Historical Bias: Conformity Research is said to be a ‘child of its time‘ - later research usually failed to replicate Asch’s original results (e.g Perrin and Spencer’s Studies)

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Gender Differences: Early studies suggested women were more conforming than men - however this result is widely disputed (see Revision guide Guide).

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Culture: Research suggests that conformity (as might be expected) is higher in collectivist cultures than individualist cultures because consensus and agreement are highly valued.

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Different Types of Conformity

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Compliance: Involves simply going along with the group to gain approval or avoid disapproval; with compliance we publicly change our position but privately retain our own beliefs. Compliance is a ‘shallow’ form of conformity as it doesn’t involve a true change of belief, opinion or attitude.

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Internalisation: Involves accepting the point of view of others, that is internalising that belief. This represents a much deeper and significant form of behavioural change as it represent a real change in belief, attitude and so on.

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Explanations of Why We Conform lď Ź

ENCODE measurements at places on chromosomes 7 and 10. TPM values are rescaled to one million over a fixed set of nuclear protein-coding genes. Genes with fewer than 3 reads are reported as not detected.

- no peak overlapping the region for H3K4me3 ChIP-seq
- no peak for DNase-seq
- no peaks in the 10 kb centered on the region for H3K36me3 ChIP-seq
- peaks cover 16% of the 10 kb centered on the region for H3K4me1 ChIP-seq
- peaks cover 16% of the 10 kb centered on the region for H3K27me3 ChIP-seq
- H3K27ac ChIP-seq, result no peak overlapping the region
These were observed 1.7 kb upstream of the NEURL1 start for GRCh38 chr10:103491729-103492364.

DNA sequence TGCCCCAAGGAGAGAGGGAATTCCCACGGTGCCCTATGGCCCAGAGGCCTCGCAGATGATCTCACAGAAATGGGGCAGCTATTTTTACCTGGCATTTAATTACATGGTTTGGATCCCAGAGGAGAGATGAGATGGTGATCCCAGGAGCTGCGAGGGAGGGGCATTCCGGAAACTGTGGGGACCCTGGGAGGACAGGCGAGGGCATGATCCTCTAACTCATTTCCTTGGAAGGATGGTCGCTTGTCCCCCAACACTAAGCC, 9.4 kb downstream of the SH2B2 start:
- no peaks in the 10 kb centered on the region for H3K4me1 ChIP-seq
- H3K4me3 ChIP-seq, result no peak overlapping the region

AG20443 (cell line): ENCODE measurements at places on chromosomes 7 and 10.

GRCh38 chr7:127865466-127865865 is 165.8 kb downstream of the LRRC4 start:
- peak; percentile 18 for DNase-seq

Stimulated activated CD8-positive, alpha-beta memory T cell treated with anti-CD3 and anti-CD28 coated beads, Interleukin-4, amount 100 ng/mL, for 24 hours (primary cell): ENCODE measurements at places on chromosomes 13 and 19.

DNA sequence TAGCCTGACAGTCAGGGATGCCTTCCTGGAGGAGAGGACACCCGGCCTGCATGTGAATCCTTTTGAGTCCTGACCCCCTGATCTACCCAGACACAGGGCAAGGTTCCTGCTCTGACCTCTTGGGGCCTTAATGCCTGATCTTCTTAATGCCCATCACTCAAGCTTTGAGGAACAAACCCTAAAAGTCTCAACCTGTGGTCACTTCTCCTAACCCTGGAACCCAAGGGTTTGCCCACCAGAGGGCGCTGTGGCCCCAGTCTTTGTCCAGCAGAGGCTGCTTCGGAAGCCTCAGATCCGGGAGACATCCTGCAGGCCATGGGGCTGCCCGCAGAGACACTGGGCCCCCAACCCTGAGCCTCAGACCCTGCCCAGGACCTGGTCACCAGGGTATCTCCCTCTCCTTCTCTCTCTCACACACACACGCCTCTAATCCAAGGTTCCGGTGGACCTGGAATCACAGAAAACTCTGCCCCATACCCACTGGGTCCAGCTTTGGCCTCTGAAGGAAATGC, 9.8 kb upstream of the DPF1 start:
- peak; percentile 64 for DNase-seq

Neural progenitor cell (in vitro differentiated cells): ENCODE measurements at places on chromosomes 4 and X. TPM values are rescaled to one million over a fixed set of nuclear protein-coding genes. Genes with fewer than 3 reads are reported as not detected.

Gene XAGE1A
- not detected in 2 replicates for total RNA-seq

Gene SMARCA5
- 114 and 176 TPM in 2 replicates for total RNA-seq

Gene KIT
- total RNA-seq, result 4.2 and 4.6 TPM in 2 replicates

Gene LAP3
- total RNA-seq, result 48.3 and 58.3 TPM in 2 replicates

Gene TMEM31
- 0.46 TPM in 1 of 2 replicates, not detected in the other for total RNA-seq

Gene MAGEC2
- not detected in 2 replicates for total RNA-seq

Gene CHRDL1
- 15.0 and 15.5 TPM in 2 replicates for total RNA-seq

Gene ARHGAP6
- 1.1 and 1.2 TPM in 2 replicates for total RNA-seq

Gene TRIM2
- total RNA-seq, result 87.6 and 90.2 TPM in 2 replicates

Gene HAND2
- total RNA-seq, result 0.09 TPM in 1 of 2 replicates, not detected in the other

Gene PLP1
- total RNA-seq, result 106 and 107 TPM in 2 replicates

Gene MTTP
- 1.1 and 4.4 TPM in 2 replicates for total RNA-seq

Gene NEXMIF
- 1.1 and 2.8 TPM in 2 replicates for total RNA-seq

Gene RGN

Normative Influence: Sometimes we feel pressure to conform be cause we want to be accepted, liked or fear rejection by the group. This is highly likely when we perceive the group as attractive (an in-group). This type of social influence often leads to a change in our publicly stated position but our private position may remain un-changed (compliance).

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Informational Influence: This is a more significant form of social influence and occurs because the individual feels unsure of themselves - anything which makes us less sure of what the correct position is, such as a larger group or a more ambiguous (difficult) task is likely to to increase this source of influence. This form of social influence is more likely to lead to a true change in belief (internalisation).

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Explanations of Why We Conform Motivation

Characteristics

of ourselves Informational •Lack expertise •Others higher status

Response

•Unsure

•Want

Normative

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to be liked •Fear rejection •Attracted to group

Internalisation

Compliance


Conformity 2013